3 Transnational formations of race before and during Yugoslav state socialism In domains from the history of popular entertainment to that of ethnicity and migration, ideas of race, as well as ethnicity and religion, have demonstrably formed part of how people from the Yugoslav region have understood their place in Europe and the world. The region's history during, and after, the era of direct European colonialism differed from the USA's, France's or Brazil's; but this did not exclude it from the networks of ‘race in translation’ (Stam and

in Race and the Yugoslav region
Demand-side abundance and its discontents in Hungary during the long 1960s

1 Consumer and consumerism under state socialism: demand-side abundance and its discontents in Hungary during the long 1960s György Péteri1 Can consumption in state-socialist societies constitute a relevant field for the student of social issues related to overflow situations? So skeptical readers may wonder, and I cannot blame them. Of course, the first thing that comes to mind when thinking about these societies is shortages rather than excesses, insufficiency rather than plenty, a lack of almost everything rather than abundance. Indeed, shortages and their

in Overwhelmed by overflows?
Postsocialist, post-conflict, postcolonial?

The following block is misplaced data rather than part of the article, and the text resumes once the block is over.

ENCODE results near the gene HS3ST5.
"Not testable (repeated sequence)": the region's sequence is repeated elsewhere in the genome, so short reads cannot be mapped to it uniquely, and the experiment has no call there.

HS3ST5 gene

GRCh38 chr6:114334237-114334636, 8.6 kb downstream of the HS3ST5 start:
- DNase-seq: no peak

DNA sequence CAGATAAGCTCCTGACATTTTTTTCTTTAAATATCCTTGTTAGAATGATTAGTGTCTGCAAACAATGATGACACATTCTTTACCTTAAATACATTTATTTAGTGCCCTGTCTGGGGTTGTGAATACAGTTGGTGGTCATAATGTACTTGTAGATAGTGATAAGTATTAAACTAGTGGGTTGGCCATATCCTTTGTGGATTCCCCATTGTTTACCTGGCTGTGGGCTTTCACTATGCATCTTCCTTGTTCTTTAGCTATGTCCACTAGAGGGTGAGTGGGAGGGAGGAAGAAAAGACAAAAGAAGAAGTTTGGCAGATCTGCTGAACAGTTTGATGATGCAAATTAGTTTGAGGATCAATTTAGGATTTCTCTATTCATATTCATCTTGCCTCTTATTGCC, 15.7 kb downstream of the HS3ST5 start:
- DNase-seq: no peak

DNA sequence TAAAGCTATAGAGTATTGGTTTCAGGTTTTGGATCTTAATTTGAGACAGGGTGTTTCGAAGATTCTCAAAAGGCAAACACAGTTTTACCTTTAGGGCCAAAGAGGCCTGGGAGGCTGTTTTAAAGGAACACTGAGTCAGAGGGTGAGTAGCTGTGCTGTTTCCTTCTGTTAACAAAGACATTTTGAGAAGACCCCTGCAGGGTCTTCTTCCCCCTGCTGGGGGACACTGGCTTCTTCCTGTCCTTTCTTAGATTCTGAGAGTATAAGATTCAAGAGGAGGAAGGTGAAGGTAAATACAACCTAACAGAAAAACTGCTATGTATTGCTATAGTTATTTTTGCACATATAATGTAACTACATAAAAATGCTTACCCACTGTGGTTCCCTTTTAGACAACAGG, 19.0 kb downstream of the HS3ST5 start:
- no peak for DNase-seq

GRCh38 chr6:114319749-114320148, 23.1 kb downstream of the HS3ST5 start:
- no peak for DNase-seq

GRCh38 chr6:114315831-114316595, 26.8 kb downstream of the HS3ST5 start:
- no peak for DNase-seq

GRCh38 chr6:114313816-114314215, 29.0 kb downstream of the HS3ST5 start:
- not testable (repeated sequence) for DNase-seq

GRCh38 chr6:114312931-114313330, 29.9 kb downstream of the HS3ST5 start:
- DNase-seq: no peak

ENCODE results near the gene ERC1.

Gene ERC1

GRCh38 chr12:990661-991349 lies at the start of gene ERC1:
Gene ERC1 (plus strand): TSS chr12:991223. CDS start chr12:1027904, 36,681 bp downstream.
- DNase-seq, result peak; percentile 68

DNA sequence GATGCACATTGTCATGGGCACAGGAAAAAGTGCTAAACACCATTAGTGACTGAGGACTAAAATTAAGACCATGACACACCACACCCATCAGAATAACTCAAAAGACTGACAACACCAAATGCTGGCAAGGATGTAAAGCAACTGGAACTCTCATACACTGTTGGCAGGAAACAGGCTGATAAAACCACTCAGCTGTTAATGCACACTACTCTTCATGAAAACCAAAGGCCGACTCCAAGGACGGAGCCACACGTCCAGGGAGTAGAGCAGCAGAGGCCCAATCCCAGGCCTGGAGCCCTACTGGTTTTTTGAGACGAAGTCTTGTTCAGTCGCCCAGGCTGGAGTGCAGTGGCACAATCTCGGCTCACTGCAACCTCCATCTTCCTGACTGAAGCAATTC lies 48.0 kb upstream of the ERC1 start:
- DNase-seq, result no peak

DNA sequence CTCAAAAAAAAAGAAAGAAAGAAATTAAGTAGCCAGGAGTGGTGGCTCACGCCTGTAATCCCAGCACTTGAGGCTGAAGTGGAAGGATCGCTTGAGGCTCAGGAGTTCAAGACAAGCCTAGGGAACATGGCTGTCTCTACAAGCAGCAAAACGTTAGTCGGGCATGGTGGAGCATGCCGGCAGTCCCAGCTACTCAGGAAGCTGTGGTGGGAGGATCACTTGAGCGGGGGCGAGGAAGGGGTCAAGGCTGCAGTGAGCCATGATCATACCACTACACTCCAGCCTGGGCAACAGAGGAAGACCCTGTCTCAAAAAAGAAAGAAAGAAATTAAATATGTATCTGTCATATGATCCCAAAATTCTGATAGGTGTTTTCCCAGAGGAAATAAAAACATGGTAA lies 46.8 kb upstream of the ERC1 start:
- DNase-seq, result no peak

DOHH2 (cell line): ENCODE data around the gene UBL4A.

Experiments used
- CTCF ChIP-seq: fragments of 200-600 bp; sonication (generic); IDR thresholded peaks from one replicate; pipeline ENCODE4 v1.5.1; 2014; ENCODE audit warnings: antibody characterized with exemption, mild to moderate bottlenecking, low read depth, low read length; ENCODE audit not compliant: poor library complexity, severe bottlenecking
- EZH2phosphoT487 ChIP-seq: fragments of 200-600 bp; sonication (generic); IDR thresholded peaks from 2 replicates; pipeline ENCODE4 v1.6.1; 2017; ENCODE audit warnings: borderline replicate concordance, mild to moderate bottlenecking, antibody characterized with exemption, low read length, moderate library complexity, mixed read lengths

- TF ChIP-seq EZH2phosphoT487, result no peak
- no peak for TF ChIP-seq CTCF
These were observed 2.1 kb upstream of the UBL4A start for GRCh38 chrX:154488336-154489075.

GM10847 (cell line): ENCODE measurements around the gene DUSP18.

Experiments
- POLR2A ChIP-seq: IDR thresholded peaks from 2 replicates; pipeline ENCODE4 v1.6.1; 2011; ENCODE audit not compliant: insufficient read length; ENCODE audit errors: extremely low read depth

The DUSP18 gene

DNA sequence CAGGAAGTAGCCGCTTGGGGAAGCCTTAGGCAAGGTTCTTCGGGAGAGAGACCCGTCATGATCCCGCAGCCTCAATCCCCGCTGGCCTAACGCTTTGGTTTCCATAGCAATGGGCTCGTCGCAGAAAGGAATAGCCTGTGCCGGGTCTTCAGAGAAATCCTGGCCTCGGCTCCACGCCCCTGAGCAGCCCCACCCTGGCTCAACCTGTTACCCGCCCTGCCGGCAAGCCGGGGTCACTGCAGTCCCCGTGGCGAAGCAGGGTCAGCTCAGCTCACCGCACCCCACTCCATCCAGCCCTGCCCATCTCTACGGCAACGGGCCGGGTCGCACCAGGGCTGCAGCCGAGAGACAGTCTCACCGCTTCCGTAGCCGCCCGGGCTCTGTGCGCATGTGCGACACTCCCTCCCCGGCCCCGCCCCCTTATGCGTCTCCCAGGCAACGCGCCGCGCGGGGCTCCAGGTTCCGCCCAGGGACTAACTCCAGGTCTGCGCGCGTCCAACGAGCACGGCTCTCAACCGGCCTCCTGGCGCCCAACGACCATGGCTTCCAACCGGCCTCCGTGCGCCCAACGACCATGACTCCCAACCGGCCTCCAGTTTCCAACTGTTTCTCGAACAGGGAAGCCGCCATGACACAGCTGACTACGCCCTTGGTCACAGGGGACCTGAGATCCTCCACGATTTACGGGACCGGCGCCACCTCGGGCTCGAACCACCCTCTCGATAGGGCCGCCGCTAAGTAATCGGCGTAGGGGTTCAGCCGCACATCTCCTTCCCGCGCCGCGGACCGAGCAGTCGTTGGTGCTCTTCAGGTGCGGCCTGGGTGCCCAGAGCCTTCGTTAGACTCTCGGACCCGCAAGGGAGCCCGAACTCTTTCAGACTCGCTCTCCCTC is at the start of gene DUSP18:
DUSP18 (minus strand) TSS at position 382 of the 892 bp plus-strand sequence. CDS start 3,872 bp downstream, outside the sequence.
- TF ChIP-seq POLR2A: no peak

This book explains theoretical work in postcolonial and postsocialist studies to offer a novel and distinctive insight into how Yugoslavia is configured by, and through, race. It presents the history of how ideas of racialised difference have been translated globally in Yugoslavia. The book provides a discussion on the critical race scholarship, global historical sociologies of 'race in translation' and south-east European cultural critique to show that the Yugoslav region is deeply embedded in global formations of race. It considers the geopolitical imagination of popular culture; the history of ethnicity; and transnational formations of race before and during state socialism, including the Non-Aligned Movement. The book also considers the post-Yugoslav discourses of security, migration, terrorism and international intervention, including the War on Terror and the refugee crisis. It elaborates how often-neglected aspects of the history of nationhood and migration reveal connections that tie the region into the global history of race. The book also explains the linkage between ethnic exclusivism and territory in the ethnopolitical logic of the Bosnian conflict and in the internationally mediated peace agreements that enshrined it: 'apartheid cartography'. Race and whiteness remained perceptible in post-war Bosnian identity discourses as new, open-ended forms of post-conflict international intervention developed.